Am I allowed to use the login credentials of
another person to access the database?
Photo credit: Robert Vidéki, Doronicum Kft., Bugwood.org
Species at a Glance
Brazilian elodea is a submerged aquatic perennial that can reach lengths of 3 m (10 ft) or more, and can survive either rooted or free-floating in depths of up to 6.1 m (20 ft). Because of its showy flowers and oxygen generating capabilities, it is widely used as an aquarium plant and is still sold today under its alias “Anacharis”. All introductions in the United States appear to be male plants.
Leaves: Bright to dark green; densely arranged in whorls of 4-6 leaves per node (note: some lower leaves may occasionally occur in opposite pairs or in whorls of three leaves). The leaves are robust and blade shaped, 1-3 cm
(0.4-1.2 in) long and 5 mm (0.2 in) wide. Leaf margins are very finely toothed (visible only with magnification).
Flowers: Large, showy flowers with three white petals, a yellow center, and three green sepals emerge above or at the surface on slender stalks projecting from leaf axils near the stem tips.
Stems/Roots: Form irregularly along the stems in areas where two whorls appear to be joined (known as double nodes).
Brazilian elodea may be confused with the invasive plant Hydrilla (Hydrilla verticillata) and the native plant American elodea (Elodea canadensis). Unlike Hydrilla, Brazilian elodea does not have rough teeth on the underside of the leaves and does not produce tubers. American elodea has 2-3 leaves per whorl, which are smaller; usually less than an inch. They also differ significantly by their flowers, with Brazilian elodea being the only one of these species to produce large, attractive white flowers with three petals.
In its native range, Brazilian elodea lives in slow-moving and shallow waters. In its invasive range, it can be found in lakes, ponds, sluggish rivers, and streams. It grows best in enriched, somewhat acidic lakes, and prefers substrates of sand, mud, or stone.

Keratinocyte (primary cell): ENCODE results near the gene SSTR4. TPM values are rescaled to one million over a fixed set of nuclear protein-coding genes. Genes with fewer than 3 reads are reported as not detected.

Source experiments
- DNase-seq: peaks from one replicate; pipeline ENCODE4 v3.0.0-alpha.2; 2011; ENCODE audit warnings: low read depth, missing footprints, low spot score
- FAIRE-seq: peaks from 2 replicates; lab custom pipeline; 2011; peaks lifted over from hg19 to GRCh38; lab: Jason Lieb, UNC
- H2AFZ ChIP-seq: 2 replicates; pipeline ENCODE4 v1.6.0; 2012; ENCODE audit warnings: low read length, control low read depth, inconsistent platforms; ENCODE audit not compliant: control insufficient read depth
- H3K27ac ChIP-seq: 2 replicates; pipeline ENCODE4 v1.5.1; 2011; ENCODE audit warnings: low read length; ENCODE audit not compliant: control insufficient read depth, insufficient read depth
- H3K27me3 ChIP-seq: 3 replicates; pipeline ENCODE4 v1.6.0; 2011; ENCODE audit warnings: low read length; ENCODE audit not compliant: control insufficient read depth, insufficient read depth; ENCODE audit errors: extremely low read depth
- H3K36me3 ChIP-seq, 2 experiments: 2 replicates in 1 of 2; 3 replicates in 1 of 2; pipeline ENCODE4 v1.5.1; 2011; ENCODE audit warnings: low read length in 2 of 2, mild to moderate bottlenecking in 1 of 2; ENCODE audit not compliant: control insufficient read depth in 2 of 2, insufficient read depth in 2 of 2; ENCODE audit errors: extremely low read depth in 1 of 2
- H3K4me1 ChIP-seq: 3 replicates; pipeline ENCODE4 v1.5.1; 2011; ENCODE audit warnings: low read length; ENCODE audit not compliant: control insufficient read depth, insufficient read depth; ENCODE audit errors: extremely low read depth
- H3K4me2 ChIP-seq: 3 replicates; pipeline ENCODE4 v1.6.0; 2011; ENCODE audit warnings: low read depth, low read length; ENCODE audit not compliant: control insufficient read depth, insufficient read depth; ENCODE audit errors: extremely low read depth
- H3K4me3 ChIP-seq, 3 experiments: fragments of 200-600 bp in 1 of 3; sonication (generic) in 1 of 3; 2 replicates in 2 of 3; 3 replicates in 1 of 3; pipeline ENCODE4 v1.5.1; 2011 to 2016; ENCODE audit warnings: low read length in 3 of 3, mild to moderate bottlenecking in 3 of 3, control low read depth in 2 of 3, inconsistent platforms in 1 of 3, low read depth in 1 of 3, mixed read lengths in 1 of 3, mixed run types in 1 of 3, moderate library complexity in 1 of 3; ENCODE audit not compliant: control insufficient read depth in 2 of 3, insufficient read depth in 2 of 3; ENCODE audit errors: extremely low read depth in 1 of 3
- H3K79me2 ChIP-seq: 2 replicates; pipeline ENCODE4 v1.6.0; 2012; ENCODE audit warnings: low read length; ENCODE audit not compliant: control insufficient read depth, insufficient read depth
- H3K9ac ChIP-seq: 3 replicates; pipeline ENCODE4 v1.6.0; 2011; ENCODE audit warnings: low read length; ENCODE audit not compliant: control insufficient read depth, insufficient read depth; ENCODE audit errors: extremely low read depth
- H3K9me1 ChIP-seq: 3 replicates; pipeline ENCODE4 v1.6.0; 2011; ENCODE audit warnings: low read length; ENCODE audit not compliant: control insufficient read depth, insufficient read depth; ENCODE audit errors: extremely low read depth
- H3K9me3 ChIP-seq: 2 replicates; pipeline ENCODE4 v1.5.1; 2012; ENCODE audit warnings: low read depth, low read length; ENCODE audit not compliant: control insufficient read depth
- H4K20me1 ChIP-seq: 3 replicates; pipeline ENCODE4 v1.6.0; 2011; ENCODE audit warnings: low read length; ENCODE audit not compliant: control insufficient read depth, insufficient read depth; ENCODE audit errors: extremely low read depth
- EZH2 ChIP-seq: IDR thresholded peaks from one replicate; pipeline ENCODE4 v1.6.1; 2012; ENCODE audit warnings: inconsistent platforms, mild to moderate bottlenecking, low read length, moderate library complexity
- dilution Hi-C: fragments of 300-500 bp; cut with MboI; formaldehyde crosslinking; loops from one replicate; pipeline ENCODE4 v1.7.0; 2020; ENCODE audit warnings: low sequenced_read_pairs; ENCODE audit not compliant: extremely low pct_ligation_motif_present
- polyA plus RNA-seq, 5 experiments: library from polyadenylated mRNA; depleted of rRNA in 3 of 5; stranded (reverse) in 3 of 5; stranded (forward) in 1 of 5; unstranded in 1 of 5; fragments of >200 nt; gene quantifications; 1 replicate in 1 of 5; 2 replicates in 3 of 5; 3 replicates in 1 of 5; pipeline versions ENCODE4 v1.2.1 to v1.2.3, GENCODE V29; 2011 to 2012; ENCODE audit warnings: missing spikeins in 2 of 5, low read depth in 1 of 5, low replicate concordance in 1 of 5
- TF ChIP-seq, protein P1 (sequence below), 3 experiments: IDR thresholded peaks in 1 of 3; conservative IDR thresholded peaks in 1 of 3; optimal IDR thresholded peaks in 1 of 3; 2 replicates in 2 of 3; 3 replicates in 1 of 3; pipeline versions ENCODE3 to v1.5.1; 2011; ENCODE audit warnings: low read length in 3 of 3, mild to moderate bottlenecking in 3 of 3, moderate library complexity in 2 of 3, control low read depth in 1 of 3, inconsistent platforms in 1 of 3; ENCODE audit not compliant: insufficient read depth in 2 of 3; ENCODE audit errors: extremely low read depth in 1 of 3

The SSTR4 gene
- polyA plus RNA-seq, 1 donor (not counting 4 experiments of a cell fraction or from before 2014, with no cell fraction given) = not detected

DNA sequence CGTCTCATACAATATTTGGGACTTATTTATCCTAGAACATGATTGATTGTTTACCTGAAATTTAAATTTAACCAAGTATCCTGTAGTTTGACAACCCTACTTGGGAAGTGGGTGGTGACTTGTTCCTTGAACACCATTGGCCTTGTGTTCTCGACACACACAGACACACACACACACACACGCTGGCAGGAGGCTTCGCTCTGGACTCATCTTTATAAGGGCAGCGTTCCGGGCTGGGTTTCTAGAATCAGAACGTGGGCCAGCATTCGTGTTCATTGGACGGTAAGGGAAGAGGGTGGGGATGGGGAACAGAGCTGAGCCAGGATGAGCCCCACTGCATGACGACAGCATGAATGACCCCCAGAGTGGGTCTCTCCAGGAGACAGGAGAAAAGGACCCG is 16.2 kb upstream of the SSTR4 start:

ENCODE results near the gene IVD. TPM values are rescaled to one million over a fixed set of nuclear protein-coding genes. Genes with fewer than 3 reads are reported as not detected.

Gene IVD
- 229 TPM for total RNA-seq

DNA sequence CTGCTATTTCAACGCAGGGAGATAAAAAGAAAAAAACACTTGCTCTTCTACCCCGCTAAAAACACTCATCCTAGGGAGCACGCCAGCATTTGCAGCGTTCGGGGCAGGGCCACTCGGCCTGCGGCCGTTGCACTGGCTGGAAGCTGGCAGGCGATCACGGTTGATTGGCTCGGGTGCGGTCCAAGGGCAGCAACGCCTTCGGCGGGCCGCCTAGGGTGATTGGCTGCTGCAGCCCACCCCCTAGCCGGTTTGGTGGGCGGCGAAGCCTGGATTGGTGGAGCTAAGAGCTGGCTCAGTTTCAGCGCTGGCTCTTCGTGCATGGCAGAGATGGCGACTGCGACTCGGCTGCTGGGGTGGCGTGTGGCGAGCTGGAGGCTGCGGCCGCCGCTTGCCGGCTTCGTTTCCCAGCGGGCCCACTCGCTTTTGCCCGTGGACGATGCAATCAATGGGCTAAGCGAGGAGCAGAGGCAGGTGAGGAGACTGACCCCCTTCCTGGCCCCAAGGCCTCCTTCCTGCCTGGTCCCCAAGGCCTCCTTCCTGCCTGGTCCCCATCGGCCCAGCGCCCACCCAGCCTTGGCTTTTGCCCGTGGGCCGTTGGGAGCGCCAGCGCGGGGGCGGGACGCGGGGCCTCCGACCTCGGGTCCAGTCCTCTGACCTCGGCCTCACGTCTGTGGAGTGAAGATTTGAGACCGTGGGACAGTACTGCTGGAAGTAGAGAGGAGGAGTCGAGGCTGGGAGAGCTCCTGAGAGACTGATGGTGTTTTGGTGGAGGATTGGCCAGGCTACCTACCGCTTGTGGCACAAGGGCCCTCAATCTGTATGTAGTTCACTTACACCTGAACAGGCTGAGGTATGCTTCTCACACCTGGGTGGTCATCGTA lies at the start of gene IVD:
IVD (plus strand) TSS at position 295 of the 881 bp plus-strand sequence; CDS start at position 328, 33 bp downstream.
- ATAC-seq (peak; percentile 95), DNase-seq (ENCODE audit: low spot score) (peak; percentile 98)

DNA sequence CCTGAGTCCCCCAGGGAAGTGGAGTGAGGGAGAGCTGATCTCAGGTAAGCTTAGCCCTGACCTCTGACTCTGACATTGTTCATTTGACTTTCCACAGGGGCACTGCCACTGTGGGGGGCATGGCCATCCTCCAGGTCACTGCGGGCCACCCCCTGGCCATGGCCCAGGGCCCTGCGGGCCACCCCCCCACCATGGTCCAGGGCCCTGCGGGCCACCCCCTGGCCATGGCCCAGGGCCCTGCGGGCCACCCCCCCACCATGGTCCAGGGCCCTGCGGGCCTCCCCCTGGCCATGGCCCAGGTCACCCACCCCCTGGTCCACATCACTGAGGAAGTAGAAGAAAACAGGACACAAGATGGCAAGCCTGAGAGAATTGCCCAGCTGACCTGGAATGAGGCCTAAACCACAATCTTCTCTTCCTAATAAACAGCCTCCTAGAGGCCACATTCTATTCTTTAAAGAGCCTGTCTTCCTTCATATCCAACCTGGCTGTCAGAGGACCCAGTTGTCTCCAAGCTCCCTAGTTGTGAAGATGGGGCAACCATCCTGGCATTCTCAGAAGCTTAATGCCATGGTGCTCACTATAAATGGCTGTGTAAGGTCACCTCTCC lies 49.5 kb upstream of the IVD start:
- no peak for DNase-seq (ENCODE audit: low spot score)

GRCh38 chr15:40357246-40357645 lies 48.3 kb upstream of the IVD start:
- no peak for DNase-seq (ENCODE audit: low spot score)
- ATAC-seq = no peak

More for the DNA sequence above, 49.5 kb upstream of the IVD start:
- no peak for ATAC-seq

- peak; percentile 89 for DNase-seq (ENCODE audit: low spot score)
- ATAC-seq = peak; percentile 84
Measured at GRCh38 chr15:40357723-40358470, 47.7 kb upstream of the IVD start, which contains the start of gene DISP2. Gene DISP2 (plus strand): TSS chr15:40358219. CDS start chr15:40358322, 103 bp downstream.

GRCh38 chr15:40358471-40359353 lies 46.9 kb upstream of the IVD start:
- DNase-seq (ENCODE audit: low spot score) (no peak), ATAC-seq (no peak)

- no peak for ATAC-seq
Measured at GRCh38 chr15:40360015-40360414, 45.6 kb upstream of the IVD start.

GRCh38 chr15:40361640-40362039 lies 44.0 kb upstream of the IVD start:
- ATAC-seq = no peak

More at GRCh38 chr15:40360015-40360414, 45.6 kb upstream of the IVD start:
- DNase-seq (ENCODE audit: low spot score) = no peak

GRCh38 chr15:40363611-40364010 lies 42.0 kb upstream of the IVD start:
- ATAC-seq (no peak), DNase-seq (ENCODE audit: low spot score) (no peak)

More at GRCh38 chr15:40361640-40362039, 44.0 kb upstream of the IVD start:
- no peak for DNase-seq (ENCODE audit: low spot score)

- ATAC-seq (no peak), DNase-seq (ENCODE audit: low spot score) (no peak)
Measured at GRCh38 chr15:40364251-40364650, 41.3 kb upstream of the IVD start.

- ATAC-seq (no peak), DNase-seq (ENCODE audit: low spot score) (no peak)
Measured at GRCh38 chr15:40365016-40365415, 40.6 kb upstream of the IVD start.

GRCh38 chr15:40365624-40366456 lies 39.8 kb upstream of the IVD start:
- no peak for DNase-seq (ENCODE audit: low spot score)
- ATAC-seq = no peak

In the past, spread was mostly by aquarium owner and water gardener releases. Since all plants in the United States are male, they can only reproduce vegetatively by plant fragments, which can attach to recreational boats, trailers, and equipment and spread to new water bodies. Once established, it has the ability to cover 100 acres of water per year.
Brazilian elodea is native to South America, specifically Brazil and coastal regions of Argentina and Uruguay. It is found to be invasive in several states in the U.S., and in Pennsylvania can be found in the southeast region in Bucks, Montgomery, Delaware, and Philadelphia counties as well as in Allegheny and Bedford counties.
Note: Distribution data for this species may have changed since the publication of Pennsylvania's Field Guide to Aquatic Invasive Species (Second Edition 2015), the source of information for this description.
Brazilian elodea grows rapidly (up to 30 cm [11.8 in] in length per day in ideal conditions) and forms mats at the water’s surface. These mats crowd out native species, impede aquatic recreational activities such as boating and fishing, destroy water quality, and make poor habitat for fish. Fragmented pieces can also clog water intake pipes.